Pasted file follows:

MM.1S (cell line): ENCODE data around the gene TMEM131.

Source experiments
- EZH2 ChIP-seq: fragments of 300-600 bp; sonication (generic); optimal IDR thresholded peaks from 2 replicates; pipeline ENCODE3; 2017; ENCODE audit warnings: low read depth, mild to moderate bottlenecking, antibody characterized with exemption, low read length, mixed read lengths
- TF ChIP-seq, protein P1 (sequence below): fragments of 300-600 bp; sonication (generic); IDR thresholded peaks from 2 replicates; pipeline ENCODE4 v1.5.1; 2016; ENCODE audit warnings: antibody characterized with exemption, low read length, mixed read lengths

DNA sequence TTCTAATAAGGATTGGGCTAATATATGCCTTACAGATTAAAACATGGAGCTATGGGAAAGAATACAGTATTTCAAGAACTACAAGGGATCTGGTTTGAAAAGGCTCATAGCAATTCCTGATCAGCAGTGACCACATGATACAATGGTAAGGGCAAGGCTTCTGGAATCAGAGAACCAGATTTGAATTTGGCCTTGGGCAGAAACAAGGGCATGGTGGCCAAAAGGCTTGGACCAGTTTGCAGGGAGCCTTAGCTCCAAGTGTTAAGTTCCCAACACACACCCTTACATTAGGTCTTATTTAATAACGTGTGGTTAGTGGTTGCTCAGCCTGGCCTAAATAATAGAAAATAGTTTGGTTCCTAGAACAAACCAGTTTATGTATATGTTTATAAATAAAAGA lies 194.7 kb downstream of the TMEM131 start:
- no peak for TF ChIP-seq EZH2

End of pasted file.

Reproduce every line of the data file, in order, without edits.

MM.1S (cell line): ENCODE data around the gene TMEM131.

Source experiments
- EZH2 ChIP-seq: fragments of 300-600 bp; sonication (generic); optimal IDR thresholded peaks from 2 replicates; pipeline ENCODE3; 2017; ENCODE audit warnings: low read depth, mild to moderate bottlenecking, antibody characterized with exemption, low read length, mixed read lengths
- TF ChIP-seq, protein P1 (sequence below): fragments of 300-600 bp; sonication (generic); IDR thresholded peaks from 2 replicates; pipeline ENCODE4 v1.5.1; 2016; ENCODE audit warnings: antibody characterized with exemption, low read length, mixed read lengths

DNA sequence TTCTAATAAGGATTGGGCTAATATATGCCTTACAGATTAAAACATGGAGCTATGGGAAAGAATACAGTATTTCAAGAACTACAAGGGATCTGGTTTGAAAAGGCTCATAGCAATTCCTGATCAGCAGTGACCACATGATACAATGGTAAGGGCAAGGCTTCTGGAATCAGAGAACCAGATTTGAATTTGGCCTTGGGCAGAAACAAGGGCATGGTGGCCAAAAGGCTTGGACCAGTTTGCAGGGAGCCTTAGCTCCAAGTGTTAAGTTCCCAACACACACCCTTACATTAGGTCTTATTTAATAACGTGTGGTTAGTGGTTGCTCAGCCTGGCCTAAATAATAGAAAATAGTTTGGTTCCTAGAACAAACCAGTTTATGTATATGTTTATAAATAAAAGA lies 194.7 kb downstream of the TMEM131 start:
- no peak for TF ChIP-seq EZH2